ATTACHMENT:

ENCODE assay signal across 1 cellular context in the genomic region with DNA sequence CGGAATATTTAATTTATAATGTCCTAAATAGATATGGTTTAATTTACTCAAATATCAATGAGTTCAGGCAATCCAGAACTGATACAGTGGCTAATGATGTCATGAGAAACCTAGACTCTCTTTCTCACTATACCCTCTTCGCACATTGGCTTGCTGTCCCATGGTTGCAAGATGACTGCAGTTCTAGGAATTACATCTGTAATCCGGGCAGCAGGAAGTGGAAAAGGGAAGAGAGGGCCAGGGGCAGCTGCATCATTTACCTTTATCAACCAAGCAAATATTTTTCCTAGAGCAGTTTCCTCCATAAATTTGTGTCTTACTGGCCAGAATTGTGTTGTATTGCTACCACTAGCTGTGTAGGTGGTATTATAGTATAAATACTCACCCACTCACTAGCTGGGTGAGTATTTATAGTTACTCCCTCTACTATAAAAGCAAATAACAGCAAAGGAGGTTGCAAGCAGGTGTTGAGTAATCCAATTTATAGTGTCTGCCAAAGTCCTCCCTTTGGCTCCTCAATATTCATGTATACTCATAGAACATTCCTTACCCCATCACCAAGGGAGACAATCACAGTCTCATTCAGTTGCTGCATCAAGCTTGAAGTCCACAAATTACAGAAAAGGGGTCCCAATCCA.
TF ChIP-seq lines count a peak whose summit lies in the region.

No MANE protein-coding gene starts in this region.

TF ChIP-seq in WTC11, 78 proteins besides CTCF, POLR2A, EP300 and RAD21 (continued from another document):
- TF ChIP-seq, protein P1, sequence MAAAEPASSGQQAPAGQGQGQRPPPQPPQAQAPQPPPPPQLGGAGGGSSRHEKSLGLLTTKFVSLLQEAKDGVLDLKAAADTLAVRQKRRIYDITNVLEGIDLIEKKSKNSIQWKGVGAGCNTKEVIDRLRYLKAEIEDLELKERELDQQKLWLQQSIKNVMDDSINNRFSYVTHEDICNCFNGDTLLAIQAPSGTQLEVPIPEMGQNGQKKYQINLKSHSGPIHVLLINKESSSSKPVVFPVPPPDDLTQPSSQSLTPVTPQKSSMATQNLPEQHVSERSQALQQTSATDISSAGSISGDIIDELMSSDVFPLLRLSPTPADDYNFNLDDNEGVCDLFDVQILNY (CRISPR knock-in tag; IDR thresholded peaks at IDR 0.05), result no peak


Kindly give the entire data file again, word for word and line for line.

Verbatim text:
ENCODE assay signal across 1 cellular context in the genomic region with DNA sequence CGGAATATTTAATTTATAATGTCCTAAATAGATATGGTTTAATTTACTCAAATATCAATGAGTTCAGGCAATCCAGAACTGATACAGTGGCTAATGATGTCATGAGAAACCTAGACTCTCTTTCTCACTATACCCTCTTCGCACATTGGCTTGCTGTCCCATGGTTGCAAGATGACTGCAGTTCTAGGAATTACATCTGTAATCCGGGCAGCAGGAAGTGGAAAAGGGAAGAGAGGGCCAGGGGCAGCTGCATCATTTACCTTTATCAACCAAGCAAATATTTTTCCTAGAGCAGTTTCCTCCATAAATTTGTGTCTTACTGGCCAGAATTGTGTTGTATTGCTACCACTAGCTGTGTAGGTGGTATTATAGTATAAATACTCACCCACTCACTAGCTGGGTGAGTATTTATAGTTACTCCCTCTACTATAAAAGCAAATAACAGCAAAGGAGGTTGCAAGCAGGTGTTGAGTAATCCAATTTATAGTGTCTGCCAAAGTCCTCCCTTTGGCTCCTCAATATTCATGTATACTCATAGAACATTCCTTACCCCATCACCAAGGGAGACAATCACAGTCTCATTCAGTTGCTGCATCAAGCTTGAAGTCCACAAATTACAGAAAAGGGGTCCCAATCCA.
TF ChIP-seq lines count a peak whose summit lies in the region.

No MANE protein-coding gene starts in this region.

TF ChIP-seq in WTC11, 78 proteins besides CTCF, POLR2A, EP300 and RAD21 (continued from another document):
- TF ChIP-seq, protein P1, sequence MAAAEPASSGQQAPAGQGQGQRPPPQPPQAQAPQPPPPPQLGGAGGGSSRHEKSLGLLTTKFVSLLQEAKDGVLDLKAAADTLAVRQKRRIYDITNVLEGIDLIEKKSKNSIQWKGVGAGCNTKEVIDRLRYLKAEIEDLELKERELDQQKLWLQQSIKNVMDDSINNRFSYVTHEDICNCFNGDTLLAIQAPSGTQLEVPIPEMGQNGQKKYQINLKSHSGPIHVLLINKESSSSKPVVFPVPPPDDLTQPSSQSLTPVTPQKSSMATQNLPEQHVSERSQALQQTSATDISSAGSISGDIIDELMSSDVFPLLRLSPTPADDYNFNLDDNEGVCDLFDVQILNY (CRISPR knock-in tag; IDR thresholded peaks at IDR 0.05), result no peak